Women, Infertility, and Assisted Conception
Infertility is a common life crisis, affecting about 1 in 10 women. Even in the best-case scenarios, when treatment leads to pregnancy, the experience of infertility can shake up a woman’s sense of wellbeing and negatively impact her life for years afterwards. For many women, especially those under 35, the diagnosis of infertility has dramatic consequences, including symptoms of anxiety and depression, as well as shifts in deeply felt expectations of herself, of family, and of her future.
It is now also normative for women to postpone having children until they are more securely established in their careers, or to consider becoming a single mother as a viable option to build a family. These are important life choices that often result in difficulty conceiving, which is typically more difficult after age 35.
There are currently many medical options available to women struggling with infertility, including IVF, and donor assisted conception. However, there is little support for the mental health issues resulting from these different procedures. Medical professionals rarely give enough attention to the psychological and emotional impact of decisions about family building, especially regarding the needs of children who are conceived in these ways.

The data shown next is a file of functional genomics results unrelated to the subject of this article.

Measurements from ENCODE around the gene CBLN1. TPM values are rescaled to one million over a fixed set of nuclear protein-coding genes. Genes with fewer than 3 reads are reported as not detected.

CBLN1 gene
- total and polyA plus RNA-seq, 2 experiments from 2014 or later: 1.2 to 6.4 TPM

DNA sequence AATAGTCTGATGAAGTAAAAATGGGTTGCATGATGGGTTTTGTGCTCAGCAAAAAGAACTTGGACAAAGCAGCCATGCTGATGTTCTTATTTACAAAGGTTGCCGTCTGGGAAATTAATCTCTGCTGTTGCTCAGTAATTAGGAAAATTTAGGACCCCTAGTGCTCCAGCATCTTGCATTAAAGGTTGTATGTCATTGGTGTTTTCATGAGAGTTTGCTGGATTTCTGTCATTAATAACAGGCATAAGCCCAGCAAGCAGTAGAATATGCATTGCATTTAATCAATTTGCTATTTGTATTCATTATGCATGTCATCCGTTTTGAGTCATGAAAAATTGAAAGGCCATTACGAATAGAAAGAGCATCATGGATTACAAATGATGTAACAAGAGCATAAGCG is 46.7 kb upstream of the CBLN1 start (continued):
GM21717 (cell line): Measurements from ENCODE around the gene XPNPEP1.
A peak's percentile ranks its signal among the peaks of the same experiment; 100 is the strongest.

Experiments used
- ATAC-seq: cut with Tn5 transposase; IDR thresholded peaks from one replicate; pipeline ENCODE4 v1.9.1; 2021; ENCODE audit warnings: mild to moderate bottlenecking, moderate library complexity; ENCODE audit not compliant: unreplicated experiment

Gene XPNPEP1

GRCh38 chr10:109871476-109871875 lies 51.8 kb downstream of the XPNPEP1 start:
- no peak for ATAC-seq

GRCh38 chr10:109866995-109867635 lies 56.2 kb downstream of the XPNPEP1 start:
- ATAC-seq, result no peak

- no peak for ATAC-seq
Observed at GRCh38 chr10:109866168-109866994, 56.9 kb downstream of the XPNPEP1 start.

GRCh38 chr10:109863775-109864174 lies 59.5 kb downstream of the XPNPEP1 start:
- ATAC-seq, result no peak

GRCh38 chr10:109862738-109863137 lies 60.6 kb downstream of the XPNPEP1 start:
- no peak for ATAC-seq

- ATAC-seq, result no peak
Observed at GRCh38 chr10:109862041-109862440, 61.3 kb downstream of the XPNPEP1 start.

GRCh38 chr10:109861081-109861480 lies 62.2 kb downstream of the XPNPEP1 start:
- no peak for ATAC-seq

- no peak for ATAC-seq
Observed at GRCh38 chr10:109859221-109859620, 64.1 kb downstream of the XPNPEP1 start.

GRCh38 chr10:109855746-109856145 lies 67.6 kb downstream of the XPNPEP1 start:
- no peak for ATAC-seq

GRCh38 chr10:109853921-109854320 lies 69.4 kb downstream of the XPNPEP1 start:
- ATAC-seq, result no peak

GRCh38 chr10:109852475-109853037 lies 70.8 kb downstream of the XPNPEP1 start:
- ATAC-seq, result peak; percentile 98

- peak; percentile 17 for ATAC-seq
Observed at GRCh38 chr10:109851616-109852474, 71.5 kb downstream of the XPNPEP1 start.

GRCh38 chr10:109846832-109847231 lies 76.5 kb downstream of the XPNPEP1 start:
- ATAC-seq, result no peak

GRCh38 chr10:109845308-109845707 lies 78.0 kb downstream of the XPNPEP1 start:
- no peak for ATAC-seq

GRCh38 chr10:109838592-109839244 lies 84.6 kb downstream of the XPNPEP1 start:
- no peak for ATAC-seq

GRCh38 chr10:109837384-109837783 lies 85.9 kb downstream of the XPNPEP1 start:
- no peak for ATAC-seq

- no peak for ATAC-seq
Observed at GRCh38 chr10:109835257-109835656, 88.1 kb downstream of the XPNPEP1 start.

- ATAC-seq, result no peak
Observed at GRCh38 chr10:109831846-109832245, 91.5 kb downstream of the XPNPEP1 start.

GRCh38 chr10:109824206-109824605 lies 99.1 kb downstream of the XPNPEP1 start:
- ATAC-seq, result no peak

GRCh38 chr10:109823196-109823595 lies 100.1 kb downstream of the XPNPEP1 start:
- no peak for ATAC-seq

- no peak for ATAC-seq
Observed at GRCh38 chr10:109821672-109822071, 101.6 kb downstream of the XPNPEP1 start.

If you, or someone you know, are interested in meeting with other women who have questions or concerns about infertility and assisted conception, a psychotherapy group is being formed to address life after infertility. Topics of discussion will include why, when and how to share information with family, friends, and children, as well as take account of the distress often experienced in the course of creating a family.
Time: Thursdays 8:00-9:30pm
Location: 5 West 19th Street, 9th Floor
(close to the 2, 3, N, R lines and Union Square station)
For more information or to schedule a consultation, contact:
Nancy Freeman-Carroll, PsyD email@example.com (212) 665-0442
Lisa Wallner Samstag, PhD firstname.lastname@example.org (212) 633-1615